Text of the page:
Formula Friday #18
Formula Fridays are short reads, spotlighting a single formula that you can start using straight away.
Today we’re going to be looking at the SUBSTITUTE Function
This function can help you to make amendments to specific characters within your copy or URLs. It’s super quick and I’m sure as soon as you start using it you won’t turn back.
Let’s say you’re going to be setting up a new product category on site. And you have a like for like category, that you already know, has optimised URLs. Instead of typing out each new URL individually you can use the SUBSTITUTE Function to change only the characters, or words, which need changing.
A couple of things to note
The SUBSTITUTE Function is case sensitive. So if you were trying to amend the contents of your copy, you would need to ensure the text is formatted constantly across all the instances you want to change. Alternatively, if there is a specific instance of the text that needs changing you are able to do that.
Here we have changed the second instance of “dresses” to “dress” for all the URLs with the exception of knitted dresses, as it only has one instance of “dresses”.
As with all Functions, combining SUBSTITUTE with other Functions can create something quite special.
Like getting the page from the URL
Let’s say you have a long list of URLs that need checking, but first you want to be able to split them into groups. For example category pages and product pages. You could do this really manually and strain your eyes to carefully add in a key for yourself. Or you could use a formula that looks like this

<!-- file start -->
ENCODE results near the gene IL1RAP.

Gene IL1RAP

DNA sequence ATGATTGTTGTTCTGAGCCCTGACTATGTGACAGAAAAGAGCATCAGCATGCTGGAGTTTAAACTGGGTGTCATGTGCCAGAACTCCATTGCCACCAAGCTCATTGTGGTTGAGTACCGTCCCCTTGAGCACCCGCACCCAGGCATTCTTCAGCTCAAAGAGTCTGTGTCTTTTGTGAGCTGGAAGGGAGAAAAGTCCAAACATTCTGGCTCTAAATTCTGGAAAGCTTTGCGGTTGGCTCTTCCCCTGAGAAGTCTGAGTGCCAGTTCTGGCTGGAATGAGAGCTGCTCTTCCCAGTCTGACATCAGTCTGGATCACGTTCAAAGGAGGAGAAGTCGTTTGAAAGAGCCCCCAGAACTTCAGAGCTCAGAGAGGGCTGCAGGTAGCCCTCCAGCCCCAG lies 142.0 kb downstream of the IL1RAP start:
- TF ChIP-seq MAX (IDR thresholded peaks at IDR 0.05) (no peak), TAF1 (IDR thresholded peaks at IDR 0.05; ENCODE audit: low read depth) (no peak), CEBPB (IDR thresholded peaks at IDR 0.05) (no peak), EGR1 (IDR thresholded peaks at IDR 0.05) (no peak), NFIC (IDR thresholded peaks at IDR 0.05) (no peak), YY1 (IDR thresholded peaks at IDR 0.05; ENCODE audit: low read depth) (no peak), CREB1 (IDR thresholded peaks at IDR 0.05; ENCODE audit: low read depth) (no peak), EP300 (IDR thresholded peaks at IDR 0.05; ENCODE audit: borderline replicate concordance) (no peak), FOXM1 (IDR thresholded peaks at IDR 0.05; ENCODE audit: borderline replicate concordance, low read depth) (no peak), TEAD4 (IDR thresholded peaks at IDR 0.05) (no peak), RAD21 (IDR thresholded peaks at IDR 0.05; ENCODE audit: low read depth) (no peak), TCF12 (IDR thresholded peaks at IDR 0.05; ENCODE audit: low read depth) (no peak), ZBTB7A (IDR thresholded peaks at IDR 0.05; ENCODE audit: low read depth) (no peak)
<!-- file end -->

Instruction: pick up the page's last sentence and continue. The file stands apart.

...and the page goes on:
And leave Excel to do the bulk of the heavy lifting. The formula is a bit of a head scratcher when you first look at it. So we’ll break it down and take a closer look at what each section is doing
We’re going to look at this formula from the inside out
We’ve covered nesting formulas, so we know that each Function within a nested string is dependent on the outcome of another. In this case the very middle of the formula is the catalyst for the overall end result. So seems like a good place to start.
Here we are saying to Excel that we want to remove the forward slash within the URL and replace it with 100 spaces. The number of spaces is relative, you will need to ensure you are asking Excel to insert enough spaces so that it is at least 1 character more than your longest page name. We will get into why that is in a moment.
As you can see the URL in cell B23 has really stretched out, it’s no longer visible, in full, within the width of the column.
Now the different sections of the URL are separated out, we can make a selection only for the part we need to use.
By using the RIGHT Function we are telling excel to return the ‘X number of characters’ starting from the last character in the text string.
In this example our text string is the extended URL we just created, with all the spaces. Which means 100 characters from the right will surface the page of the URL, along with a whole bunch of spaces.
We will take a short pause here
I want to make sure you’re still with me before we move on.
- First we replaced all the forward slashes with 100 spaces to stretch out the URL.
- Then we have extracted the last 100 characters of the stretched URL.
Because we used the RIGHT Function, the 100 characters is made up of actual letters, which will be the page name, and some spaces.
The final step is to clean up the text we have extracted, using the RIGHT Function. So that is only shows the URL page. To do this we will use the TRIM Function. The TRIM Function can remove any trailing and preceding spaces within text. While maintaining the spaces between text.
The number of spaces you add in, instead of the forward slash, doesn’t have to be 100 but it also can’t be 1. You will need to add in the number of spaces that are at least 1 character more than your longest page name.
In the above image, you can see how the formula has been used to return the page names of two different lengths. This is possible as they are both shorter than 100 characters. There for meaning they will be preceded but spaces that can be trimmed off.
This is definitely a trial and error formula. So if you do get stuck, feel free to drop me a line.
Until next time,